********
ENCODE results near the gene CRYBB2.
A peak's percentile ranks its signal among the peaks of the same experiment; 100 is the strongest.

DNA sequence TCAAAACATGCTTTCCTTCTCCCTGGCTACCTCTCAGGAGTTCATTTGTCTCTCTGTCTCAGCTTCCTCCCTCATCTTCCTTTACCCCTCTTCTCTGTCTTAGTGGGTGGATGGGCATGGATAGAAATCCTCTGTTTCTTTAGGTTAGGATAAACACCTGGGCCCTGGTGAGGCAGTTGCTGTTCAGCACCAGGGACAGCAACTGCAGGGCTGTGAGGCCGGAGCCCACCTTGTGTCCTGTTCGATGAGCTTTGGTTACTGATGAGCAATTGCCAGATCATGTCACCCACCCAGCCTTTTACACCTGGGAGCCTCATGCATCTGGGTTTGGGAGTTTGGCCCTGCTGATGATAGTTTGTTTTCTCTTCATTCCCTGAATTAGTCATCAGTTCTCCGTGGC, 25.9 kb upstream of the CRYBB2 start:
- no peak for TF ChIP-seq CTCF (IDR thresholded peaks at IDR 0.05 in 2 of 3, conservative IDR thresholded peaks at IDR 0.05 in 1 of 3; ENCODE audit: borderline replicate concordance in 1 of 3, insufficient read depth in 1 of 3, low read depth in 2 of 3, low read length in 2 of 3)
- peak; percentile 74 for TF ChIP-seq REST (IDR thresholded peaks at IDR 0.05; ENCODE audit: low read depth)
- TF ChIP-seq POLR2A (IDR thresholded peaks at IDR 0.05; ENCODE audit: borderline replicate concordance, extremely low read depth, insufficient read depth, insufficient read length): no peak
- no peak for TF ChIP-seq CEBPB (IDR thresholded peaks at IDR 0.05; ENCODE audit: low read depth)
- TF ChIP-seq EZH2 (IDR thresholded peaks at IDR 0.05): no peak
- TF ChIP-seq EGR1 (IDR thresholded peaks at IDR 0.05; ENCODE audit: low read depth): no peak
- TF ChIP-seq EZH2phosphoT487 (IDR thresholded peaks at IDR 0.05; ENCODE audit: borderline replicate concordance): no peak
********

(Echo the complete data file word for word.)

ENCODE results near the gene CRYBB2.
A peak's percentile ranks its signal among the peaks of the same experiment; 100 is the strongest.

DNA sequence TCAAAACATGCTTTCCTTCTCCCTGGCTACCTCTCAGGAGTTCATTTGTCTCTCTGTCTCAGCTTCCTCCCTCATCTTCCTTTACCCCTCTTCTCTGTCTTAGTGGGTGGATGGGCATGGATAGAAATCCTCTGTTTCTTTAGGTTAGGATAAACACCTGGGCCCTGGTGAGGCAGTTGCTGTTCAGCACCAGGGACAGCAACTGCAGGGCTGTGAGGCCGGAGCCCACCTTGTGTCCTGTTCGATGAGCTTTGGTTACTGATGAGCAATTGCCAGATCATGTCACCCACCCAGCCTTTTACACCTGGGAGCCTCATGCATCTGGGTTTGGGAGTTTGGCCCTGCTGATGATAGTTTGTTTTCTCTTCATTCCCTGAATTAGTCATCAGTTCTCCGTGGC, 25.9 kb upstream of the CRYBB2 start:
- no peak for TF ChIP-seq CTCF (IDR thresholded peaks at IDR 0.05 in 2 of 3, conservative IDR thresholded peaks at IDR 0.05 in 1 of 3; ENCODE audit: borderline replicate concordance in 1 of 3, insufficient read depth in 1 of 3, low read depth in 2 of 3, low read length in 2 of 3)
- peak; percentile 74 for TF ChIP-seq REST (IDR thresholded peaks at IDR 0.05; ENCODE audit: low read depth)
- TF ChIP-seq POLR2A (IDR thresholded peaks at IDR 0.05; ENCODE audit: borderline replicate concordance, extremely low read depth, insufficient read depth, insufficient read length): no peak
- no peak for TF ChIP-seq CEBPB (IDR thresholded peaks at IDR 0.05; ENCODE audit: low read depth)
- TF ChIP-seq EZH2 (IDR thresholded peaks at IDR 0.05): no peak
- TF ChIP-seq EGR1 (IDR thresholded peaks at IDR 0.05; ENCODE audit: low read depth): no peak
- TF ChIP-seq EZH2phosphoT487 (IDR thresholded peaks at IDR 0.05; ENCODE audit: borderline replicate concordance): no peak